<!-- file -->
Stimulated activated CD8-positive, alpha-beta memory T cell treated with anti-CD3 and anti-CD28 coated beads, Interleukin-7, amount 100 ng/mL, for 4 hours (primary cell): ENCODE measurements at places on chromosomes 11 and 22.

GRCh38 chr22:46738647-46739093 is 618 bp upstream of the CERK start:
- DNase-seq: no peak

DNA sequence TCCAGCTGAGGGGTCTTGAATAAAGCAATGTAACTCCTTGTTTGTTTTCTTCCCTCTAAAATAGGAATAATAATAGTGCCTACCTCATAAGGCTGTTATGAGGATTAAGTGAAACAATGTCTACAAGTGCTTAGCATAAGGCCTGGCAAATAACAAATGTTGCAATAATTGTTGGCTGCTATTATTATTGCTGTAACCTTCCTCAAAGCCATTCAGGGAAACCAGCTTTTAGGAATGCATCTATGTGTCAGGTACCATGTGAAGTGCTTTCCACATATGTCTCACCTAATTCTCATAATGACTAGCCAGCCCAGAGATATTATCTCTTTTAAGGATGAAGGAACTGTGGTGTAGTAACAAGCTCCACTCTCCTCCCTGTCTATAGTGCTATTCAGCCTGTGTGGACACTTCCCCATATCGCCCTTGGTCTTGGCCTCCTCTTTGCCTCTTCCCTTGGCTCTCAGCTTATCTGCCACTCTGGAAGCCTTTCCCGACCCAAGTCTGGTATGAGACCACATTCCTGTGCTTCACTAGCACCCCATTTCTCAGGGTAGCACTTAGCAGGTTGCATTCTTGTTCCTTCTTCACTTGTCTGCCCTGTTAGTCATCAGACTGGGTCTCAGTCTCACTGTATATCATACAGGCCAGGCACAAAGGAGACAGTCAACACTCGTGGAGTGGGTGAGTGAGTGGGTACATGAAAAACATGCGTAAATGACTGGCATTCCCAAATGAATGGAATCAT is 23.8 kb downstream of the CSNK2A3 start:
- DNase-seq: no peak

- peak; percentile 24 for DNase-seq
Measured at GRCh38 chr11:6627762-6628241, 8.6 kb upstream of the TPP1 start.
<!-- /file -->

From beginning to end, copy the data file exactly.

Stimulated activated CD8-positive, alpha-beta memory T cell treated with anti-CD3 and anti-CD28 coated beads, Interleukin-7, amount 100 ng/mL, for 4 hours (primary cell): ENCODE measurements at places on chromosomes 11 and 22.

GRCh38 chr22:46738647-46739093 is 618 bp upstream of the CERK start:
- DNase-seq: no peak

DNA sequence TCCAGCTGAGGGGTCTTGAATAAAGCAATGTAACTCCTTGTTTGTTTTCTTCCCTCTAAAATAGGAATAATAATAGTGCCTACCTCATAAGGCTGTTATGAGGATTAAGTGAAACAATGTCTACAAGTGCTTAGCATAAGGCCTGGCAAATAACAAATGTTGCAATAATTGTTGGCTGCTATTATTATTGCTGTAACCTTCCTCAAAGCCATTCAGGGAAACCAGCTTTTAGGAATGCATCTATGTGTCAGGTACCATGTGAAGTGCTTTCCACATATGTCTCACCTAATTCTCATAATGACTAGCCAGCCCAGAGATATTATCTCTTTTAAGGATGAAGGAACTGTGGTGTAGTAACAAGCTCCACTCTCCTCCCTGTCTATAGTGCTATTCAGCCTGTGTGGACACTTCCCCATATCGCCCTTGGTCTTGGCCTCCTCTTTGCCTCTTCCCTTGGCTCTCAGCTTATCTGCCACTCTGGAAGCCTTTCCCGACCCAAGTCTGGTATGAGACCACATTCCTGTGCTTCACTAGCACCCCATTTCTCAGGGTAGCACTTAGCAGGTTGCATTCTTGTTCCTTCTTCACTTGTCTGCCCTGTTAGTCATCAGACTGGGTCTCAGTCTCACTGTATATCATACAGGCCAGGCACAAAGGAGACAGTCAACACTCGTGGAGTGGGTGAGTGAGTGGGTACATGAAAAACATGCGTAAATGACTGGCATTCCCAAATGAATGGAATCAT is 23.8 kb downstream of the CSNK2A3 start:
- DNase-seq: no peak

- peak; percentile 24 for DNase-seq
Measured at GRCh38 chr11:6627762-6628241, 8.6 kb upstream of the TPP1 start.